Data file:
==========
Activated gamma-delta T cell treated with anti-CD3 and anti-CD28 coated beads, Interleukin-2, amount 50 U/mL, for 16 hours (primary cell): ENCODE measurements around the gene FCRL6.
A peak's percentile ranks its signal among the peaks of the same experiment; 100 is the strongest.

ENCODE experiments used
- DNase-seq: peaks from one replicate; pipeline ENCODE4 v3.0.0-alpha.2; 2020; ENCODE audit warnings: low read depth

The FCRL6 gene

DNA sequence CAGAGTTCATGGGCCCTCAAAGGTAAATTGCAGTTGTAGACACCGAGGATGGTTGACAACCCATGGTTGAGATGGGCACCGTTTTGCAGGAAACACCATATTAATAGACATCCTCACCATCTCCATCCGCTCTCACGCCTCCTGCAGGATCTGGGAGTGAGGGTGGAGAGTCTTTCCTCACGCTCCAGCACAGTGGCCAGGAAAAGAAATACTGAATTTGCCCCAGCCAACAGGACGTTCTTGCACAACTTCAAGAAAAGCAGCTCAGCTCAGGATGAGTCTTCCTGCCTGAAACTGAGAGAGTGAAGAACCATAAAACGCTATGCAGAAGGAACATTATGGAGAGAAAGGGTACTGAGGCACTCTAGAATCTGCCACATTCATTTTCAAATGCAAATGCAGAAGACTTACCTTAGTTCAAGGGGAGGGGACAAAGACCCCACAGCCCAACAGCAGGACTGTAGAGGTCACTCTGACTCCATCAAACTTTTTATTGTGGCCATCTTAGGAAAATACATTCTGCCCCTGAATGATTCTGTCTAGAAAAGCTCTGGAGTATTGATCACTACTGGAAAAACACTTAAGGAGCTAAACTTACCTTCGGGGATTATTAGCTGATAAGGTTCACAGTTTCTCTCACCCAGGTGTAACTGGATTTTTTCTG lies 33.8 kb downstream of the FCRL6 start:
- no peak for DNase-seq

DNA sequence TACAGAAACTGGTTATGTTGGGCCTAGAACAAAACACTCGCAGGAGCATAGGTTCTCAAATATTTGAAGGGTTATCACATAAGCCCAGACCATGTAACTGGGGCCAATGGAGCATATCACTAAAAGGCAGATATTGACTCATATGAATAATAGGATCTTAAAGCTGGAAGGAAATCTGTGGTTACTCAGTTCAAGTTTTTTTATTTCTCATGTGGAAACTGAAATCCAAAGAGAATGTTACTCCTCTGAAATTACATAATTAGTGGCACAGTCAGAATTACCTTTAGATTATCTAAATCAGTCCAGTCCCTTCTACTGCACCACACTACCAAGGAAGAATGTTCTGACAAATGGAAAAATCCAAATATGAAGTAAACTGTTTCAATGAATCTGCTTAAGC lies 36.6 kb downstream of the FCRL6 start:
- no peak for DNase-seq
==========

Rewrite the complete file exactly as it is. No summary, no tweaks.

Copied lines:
Activated gamma-delta T cell treated with anti-CD3 and anti-CD28 coated beads, Interleukin-2, amount 50 U/mL, for 16 hours (primary cell): ENCODE measurements around the gene FCRL6.
A peak's percentile ranks its signal among the peaks of the same experiment; 100 is the strongest.

ENCODE experiments used
- DNase-seq: peaks from one replicate; pipeline ENCODE4 v3.0.0-alpha.2; 2020; ENCODE audit warnings: low read depth

The FCRL6 gene

DNA sequence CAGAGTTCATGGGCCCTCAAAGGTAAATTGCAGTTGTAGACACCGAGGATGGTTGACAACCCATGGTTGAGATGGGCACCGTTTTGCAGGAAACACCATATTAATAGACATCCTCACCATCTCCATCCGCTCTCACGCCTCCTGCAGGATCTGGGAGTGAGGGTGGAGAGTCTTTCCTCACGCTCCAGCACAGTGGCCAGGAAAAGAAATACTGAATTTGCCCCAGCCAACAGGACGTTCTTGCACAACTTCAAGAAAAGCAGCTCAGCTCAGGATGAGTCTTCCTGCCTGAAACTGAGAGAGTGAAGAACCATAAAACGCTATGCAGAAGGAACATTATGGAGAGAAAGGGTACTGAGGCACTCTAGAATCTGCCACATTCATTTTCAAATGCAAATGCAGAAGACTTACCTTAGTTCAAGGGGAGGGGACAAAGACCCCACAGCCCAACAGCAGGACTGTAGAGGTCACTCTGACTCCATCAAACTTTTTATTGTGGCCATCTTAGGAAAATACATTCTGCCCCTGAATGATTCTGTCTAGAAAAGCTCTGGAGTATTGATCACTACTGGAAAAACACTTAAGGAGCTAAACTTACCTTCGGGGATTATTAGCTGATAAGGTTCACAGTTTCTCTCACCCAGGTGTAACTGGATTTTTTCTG lies 33.8 kb downstream of the FCRL6 start:
- no peak for DNase-seq

DNA sequence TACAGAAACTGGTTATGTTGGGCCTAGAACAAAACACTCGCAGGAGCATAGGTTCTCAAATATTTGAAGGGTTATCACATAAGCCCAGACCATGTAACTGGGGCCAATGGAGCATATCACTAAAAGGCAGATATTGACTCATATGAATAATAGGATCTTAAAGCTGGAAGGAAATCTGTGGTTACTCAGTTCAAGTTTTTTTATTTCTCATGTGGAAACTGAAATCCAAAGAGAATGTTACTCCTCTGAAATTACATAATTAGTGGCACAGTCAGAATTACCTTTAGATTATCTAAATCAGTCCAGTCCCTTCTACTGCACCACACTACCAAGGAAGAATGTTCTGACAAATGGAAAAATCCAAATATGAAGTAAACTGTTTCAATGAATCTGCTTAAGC lies 36.6 kb downstream of the FCRL6 start:
- no peak for DNase-seq